Talented ClementineTitle: The Talented Clementine
Author: Sara Pennypacker
Illustrator: Marla Frazee
ISBN: 9780786838707
Pages:137 pages
Publisher: Hyperion Books for Children, c2007.

“What’s the matter Clementine?” he asked me right away–I guess my worried face was still on.
I handed him the stupid flyer my teacher had sent home with us.
“Talent-Palooza, Night of the Stars! Share your talents Saturday night!” he read. Then he handed the stupid flyer back to me. “So, what’s the problem?”
I leaned over–but not too close in case he thought I was trying to be his girlfriend, which I am not–and whispered the problem to him.
“I can’t hear you,” he said.
So I whispered it again.
“I still can’t hear you,” he said.
So I yelled it.
“That’s impossible,” he said. “Everybody has a talent.”
“Not me.” (8-10)

Clementine is back in Sara Pennypacker’s second novel in the series, The Talented Clementine. But third grader Clementine is anything but talented: she can’t sing, she can’t dance, she can’t play a musical instrument, ok fine she can’t even hop or sit down right. Her fourth grade friend Margaret suggests Clementine borrows one of her many talents, but they all fail miserably, especially tap dancing with bottle caps glued to her sneakers. The day of the Clementine is still searching for a talent, but the one she finds is nothing anyone expected.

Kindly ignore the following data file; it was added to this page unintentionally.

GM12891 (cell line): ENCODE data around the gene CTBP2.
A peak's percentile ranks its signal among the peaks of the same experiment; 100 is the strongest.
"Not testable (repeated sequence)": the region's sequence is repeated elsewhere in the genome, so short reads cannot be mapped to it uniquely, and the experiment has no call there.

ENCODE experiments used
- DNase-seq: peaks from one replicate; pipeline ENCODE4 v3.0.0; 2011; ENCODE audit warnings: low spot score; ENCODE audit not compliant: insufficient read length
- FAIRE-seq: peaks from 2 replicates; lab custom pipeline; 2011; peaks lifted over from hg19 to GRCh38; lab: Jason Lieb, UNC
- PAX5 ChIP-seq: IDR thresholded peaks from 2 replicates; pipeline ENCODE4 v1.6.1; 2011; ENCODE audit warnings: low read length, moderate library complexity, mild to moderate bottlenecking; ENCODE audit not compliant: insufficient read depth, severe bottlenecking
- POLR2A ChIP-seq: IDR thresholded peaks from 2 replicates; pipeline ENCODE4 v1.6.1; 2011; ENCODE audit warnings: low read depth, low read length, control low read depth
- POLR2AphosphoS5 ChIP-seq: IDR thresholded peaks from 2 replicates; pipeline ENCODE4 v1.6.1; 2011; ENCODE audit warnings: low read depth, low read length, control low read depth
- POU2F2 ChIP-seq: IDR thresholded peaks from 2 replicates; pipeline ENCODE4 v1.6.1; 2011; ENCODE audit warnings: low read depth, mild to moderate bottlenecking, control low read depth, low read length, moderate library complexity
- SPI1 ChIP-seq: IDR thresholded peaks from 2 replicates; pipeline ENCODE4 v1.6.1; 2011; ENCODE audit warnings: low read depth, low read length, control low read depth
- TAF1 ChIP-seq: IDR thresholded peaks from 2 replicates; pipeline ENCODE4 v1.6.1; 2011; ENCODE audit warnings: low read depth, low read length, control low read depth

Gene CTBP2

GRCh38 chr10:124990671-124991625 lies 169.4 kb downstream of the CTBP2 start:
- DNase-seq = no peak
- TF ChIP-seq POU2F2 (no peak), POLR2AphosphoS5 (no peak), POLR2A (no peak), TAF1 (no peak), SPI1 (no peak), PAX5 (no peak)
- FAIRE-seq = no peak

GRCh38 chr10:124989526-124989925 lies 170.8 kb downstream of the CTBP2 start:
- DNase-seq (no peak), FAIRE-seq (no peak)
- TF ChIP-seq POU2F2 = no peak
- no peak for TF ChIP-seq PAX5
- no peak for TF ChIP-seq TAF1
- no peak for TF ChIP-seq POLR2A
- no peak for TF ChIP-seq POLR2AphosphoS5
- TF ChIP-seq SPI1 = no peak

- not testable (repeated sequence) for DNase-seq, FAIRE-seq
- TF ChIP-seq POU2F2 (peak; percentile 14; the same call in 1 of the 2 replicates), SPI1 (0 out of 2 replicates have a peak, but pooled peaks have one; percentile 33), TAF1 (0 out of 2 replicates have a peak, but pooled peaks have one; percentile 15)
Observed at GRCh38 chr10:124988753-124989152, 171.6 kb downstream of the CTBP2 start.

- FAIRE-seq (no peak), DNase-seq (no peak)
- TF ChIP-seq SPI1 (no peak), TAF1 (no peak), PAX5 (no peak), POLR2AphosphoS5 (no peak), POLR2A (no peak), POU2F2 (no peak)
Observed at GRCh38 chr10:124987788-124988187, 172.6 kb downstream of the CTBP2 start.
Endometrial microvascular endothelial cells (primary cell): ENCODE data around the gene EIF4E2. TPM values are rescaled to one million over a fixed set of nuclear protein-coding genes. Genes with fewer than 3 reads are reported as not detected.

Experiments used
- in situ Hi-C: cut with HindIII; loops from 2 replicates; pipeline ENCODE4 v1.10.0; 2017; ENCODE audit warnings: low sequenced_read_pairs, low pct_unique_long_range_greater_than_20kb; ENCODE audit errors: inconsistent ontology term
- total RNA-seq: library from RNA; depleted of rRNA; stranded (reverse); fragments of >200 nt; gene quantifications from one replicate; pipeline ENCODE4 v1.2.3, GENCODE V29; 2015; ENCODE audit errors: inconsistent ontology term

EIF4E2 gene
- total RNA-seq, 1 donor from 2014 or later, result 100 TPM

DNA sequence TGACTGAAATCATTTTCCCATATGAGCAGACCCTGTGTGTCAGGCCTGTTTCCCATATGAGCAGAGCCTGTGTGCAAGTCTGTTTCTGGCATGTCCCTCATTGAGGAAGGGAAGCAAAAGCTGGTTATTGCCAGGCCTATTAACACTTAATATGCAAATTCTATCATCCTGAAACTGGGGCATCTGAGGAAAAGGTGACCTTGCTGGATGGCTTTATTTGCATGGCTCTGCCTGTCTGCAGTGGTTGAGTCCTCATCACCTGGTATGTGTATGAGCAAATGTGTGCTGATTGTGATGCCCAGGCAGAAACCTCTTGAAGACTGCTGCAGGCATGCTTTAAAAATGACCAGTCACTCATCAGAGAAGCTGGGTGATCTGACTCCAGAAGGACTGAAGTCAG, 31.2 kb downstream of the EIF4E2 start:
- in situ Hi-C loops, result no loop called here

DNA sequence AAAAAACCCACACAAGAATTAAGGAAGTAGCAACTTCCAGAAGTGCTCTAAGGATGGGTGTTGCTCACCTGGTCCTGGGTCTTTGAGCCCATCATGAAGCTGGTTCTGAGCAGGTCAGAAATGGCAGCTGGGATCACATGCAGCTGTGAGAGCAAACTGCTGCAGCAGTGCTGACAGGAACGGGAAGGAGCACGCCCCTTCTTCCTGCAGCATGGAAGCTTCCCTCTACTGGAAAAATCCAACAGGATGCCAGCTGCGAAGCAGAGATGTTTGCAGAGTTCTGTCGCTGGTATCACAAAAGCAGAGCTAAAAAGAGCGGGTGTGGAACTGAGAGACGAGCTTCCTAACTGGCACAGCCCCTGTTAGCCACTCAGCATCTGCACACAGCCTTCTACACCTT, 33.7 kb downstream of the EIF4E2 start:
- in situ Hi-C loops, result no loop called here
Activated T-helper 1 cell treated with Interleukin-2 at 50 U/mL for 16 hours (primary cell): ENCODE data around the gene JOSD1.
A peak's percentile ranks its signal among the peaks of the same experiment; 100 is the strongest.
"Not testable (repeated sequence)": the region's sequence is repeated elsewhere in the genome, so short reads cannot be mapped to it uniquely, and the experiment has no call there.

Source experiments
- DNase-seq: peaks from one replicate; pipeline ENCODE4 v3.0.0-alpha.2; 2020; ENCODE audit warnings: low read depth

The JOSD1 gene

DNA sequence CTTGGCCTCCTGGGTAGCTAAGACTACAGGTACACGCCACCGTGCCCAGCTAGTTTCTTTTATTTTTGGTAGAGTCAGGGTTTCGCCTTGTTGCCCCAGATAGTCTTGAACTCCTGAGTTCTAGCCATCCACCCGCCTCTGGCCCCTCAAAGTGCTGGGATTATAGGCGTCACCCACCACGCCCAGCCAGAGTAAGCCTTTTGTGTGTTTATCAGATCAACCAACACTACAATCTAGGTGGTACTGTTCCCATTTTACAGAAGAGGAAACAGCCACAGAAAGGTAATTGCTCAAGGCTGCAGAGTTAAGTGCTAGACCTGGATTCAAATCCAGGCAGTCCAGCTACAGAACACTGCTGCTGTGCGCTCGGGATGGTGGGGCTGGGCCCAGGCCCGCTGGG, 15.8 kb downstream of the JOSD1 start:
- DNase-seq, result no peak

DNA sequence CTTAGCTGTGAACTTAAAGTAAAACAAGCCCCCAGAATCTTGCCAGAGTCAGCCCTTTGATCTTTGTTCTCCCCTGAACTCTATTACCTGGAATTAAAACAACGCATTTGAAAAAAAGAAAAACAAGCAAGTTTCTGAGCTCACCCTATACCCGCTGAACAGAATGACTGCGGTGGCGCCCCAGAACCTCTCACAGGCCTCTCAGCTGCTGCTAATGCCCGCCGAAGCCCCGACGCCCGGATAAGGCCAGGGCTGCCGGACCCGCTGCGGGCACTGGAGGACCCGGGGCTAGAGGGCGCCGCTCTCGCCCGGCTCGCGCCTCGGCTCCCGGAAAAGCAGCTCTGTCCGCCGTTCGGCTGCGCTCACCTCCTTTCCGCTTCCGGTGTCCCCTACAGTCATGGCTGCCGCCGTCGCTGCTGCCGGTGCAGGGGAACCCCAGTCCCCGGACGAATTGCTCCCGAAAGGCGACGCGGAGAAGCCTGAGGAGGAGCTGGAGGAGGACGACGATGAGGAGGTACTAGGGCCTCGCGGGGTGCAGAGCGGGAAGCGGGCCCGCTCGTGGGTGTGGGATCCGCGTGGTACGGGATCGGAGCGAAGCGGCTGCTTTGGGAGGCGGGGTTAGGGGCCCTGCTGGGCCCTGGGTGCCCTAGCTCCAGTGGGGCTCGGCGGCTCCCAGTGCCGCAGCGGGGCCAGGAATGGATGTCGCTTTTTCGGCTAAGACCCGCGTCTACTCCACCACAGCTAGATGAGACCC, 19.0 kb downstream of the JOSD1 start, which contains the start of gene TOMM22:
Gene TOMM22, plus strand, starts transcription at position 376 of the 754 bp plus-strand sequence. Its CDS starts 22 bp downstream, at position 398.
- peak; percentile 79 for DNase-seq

Sara Pennypacker has done it again. I can’t stop raving about this series. She’s given Clementine a voice, a style, and a spirit that readers are sure to fall in love with. Clementine tries hard to navigate the rules of the world without fully understanding them, which is completely authentic and relatable. For instance, on the day before the talent show, Clementine comes up with a solution to her problem and rushes to inform her principal:

“I just came by to tell you that tomorrow night I’ll be sending in a substitute.”
“A substitute?”
“Right. A substitute. Like my teacher sent a substitute today.”
“I’m sorry, but there are no substitute students.”
“But why not? If a teacher can have a substitute teacher, how come a kid can’t have a substitute kid?” (83-84)

I would love to read this outloud to kids, but I’m not working as a school media specialist or teacher…. Maybe I can form a program around Clementine somehow… I would have read her when I was younger, and I’m so glad I’ve discovered her now. A must read for girls.

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